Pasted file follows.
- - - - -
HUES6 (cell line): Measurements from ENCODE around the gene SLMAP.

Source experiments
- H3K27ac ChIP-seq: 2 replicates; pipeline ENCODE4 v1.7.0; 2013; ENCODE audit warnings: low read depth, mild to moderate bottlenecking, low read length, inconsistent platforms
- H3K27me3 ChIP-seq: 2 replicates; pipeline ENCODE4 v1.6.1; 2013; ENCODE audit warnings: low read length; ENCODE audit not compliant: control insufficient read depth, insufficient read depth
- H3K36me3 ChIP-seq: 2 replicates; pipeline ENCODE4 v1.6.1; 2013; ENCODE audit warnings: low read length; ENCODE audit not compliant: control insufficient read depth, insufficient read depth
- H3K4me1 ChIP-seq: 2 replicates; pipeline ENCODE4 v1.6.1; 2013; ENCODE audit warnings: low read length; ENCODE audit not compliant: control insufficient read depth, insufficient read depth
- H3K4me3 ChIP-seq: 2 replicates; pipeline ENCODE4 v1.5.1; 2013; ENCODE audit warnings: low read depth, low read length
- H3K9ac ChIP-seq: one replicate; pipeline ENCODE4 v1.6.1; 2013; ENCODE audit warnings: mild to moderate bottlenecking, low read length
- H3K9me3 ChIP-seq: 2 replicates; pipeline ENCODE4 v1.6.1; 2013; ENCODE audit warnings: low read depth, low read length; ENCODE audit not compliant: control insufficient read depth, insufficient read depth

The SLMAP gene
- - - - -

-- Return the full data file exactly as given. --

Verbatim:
HUES6 (cell line): Measurements from ENCODE around the gene SLMAP.

Source experiments
- H3K27ac ChIP-seq: 2 replicates; pipeline ENCODE4 v1.7.0; 2013; ENCODE audit warnings: low read depth, mild to moderate bottlenecking, low read length, inconsistent platforms
- H3K27me3 ChIP-seq: 2 replicates; pipeline ENCODE4 v1.6.1; 2013; ENCODE audit warnings: low read length; ENCODE audit not compliant: control insufficient read depth, insufficient read depth
- H3K36me3 ChIP-seq: 2 replicates; pipeline ENCODE4 v1.6.1; 2013; ENCODE audit warnings: low read length; ENCODE audit not compliant: control insufficient read depth, insufficient read depth
- H3K4me1 ChIP-seq: 2 replicates; pipeline ENCODE4 v1.6.1; 2013; ENCODE audit warnings: low read length; ENCODE audit not compliant: control insufficient read depth, insufficient read depth
- H3K4me3 ChIP-seq: 2 replicates; pipeline ENCODE4 v1.5.1; 2013; ENCODE audit warnings: low read depth, low read length
- H3K9ac ChIP-seq: one replicate; pipeline ENCODE4 v1.6.1; 2013; ENCODE audit warnings: mild to moderate bottlenecking, low read length
- H3K9me3 ChIP-seq: 2 replicates; pipeline ENCODE4 v1.6.1; 2013; ENCODE audit warnings: low read depth, low read length; ENCODE audit not compliant: control insufficient read depth, insufficient read depth

The SLMAP gene